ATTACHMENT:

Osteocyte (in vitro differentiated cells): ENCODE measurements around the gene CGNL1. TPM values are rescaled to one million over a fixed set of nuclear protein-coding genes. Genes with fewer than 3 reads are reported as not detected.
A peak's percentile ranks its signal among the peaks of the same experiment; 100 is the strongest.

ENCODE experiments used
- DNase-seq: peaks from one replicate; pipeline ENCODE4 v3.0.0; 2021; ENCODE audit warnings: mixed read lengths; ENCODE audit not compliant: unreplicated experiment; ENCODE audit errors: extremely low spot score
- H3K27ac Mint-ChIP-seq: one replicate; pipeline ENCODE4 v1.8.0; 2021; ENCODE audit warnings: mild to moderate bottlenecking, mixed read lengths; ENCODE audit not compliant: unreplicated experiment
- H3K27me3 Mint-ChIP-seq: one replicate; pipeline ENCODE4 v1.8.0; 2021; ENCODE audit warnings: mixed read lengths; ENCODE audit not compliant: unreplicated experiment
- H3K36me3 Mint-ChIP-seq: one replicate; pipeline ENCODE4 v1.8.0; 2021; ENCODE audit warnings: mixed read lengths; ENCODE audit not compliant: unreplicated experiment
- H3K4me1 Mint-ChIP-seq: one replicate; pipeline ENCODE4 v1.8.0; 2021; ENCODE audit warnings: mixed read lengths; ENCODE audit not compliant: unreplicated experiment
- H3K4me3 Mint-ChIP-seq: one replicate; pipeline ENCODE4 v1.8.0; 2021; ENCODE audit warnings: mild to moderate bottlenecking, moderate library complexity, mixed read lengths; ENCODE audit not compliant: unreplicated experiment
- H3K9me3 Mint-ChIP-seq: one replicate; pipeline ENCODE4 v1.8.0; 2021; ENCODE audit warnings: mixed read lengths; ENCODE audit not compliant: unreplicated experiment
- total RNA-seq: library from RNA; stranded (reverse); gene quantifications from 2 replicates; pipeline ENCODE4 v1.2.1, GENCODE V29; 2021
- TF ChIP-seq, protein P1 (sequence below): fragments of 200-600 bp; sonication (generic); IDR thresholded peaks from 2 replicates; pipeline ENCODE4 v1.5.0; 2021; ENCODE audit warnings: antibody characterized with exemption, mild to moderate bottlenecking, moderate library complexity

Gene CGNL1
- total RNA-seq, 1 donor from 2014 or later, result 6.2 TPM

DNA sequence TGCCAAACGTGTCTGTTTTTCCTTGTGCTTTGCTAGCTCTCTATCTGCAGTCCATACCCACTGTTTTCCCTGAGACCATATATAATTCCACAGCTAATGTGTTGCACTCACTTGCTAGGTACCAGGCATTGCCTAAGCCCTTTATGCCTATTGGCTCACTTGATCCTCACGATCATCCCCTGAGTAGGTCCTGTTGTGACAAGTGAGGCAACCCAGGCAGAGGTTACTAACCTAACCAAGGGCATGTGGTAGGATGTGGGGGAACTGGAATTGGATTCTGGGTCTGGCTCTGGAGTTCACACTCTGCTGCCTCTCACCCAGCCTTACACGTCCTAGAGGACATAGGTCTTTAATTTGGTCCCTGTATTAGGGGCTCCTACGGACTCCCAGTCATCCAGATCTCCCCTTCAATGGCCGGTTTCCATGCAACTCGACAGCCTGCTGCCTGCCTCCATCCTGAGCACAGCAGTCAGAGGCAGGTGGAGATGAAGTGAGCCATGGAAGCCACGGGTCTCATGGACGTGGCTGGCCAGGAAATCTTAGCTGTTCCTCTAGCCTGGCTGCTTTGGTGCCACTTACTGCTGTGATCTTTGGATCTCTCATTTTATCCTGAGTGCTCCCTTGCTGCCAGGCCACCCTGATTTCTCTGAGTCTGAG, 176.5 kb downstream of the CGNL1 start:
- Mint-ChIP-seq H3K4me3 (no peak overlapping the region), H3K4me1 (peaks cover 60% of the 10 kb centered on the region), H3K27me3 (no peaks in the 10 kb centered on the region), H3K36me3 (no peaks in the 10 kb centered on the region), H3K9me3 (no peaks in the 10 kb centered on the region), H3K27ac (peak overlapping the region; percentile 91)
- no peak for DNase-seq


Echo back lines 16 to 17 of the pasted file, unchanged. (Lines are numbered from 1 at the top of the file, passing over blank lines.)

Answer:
- Mint-ChIP-seq H3K4me3 (no peak overlapping the region), H3K4me1 (peaks cover 60% of the 10 kb centered on the region), H3K27me3 (no peaks in the 10 kb centered on the region), H3K36me3 (no peaks in the 10 kb centered on the region), H3K9me3 (no peaks in the 10 kb centered on the region), H3K27ac (peak overlapping the region; percentile 91)
- no peak for DNase-seq